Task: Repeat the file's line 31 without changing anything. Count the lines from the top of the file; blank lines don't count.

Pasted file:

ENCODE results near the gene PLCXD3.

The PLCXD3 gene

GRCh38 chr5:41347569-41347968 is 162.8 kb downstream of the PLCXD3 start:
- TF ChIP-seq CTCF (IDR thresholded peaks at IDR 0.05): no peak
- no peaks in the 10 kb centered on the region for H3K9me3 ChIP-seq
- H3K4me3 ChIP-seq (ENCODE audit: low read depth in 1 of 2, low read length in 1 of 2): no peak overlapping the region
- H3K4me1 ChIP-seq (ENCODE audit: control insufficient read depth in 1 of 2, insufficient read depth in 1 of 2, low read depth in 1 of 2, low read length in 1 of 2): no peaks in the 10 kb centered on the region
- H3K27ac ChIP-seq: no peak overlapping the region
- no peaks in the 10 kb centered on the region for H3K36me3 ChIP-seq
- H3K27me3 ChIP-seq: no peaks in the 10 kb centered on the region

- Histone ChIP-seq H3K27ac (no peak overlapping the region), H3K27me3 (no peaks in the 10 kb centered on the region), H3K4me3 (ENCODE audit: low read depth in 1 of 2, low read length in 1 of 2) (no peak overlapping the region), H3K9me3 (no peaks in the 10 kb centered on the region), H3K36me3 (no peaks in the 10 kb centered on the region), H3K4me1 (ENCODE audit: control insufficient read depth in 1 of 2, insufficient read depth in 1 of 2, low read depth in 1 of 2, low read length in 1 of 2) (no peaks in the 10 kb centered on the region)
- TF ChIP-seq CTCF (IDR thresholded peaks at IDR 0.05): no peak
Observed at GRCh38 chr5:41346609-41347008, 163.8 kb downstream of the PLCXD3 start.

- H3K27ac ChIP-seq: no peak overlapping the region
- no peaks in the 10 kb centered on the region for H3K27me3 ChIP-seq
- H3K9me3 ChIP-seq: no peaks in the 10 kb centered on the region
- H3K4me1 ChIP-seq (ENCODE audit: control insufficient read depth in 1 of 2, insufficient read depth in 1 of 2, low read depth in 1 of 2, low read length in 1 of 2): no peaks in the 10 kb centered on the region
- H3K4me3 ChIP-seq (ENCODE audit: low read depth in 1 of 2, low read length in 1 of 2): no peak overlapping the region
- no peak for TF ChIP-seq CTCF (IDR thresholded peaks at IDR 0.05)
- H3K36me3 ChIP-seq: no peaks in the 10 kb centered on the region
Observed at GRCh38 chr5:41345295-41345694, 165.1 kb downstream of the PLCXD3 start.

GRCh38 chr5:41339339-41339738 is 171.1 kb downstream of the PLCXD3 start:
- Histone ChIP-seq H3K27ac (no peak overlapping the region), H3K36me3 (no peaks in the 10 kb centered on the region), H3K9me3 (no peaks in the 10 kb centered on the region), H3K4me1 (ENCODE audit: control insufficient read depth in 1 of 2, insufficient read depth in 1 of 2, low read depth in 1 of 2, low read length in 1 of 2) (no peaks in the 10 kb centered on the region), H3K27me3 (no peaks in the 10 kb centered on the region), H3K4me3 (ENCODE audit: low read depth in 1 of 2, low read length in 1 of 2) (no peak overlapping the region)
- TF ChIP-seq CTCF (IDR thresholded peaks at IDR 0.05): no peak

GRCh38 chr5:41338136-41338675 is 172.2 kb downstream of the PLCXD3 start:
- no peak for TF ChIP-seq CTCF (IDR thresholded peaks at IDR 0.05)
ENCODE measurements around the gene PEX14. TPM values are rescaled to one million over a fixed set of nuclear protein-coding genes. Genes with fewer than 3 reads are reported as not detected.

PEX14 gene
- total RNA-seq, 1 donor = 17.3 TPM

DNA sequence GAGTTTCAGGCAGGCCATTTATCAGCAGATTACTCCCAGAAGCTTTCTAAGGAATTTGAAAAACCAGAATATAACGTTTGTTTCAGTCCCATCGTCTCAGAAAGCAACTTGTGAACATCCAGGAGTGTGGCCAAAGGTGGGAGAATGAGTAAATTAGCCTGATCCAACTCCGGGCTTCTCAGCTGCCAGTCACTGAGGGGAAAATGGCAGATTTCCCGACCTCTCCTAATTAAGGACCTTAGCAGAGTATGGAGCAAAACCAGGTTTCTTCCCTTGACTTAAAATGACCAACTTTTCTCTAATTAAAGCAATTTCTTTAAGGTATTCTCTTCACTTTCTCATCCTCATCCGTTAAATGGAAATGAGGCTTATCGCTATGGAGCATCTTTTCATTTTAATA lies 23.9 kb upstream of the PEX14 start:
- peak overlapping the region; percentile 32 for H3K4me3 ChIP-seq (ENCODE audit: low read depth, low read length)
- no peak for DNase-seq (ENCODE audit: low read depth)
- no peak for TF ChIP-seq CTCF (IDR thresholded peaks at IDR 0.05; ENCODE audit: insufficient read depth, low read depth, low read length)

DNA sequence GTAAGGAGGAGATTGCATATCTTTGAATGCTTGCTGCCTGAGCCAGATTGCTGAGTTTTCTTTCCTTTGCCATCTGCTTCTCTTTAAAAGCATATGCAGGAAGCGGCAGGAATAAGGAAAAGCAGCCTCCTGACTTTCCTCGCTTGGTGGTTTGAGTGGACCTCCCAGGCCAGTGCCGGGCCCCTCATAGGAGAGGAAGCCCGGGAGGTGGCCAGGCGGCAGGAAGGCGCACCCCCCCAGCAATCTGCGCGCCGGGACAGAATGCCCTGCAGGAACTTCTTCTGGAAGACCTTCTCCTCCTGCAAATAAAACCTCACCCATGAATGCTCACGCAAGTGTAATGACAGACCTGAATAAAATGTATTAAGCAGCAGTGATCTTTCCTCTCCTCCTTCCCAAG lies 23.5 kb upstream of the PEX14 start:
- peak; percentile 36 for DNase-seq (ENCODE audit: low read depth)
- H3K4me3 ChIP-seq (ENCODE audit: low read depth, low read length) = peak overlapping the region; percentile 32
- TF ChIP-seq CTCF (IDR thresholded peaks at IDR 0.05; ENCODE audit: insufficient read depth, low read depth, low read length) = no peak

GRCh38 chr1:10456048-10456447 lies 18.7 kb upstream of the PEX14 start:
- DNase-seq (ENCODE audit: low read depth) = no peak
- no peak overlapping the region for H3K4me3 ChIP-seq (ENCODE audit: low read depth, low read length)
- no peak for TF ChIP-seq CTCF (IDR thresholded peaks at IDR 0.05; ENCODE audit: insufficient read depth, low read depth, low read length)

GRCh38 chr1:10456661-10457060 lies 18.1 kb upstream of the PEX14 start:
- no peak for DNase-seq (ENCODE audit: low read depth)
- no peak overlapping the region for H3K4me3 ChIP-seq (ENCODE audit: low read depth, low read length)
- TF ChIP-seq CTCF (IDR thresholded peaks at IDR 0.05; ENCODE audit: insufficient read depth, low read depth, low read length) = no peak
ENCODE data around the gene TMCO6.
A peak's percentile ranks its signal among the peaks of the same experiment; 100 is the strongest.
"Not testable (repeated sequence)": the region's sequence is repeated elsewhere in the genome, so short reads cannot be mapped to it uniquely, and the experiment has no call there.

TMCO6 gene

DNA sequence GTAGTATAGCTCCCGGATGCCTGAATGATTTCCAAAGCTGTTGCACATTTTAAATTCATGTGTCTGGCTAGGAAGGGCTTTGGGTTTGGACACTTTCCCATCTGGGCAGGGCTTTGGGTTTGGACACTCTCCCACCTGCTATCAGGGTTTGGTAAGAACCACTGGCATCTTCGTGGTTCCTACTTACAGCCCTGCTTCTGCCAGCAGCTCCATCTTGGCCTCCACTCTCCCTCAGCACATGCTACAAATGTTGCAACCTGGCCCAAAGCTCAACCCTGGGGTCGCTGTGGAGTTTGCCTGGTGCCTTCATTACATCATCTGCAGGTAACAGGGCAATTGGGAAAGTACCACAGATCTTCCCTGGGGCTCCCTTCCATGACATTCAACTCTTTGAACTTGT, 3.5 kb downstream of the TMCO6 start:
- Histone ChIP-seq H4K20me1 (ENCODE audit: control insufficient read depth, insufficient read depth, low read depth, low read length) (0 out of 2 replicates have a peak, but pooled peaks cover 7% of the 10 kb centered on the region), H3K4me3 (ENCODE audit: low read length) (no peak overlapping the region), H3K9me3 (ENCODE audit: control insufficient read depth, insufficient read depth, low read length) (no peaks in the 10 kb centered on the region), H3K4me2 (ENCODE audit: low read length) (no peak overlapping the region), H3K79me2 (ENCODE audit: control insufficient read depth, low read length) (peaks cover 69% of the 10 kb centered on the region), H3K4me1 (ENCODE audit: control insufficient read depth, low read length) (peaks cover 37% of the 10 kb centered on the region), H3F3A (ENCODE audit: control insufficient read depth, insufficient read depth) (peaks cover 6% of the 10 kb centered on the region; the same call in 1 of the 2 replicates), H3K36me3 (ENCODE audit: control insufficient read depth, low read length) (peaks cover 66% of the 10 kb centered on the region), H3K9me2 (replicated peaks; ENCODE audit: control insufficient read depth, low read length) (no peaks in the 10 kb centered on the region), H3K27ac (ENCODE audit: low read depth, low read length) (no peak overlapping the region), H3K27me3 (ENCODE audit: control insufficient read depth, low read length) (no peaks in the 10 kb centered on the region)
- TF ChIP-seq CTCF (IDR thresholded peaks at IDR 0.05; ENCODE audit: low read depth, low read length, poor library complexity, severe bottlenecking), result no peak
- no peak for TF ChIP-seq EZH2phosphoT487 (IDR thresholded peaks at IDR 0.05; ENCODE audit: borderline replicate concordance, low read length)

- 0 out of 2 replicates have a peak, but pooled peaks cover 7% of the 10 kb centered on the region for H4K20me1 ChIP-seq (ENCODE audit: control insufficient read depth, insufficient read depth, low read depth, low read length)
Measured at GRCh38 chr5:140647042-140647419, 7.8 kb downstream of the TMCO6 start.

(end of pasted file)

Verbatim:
- peak overlapping the region; percentile 32 for H3K4me3 ChIP-seq (ENCODE audit: low read depth, low read length)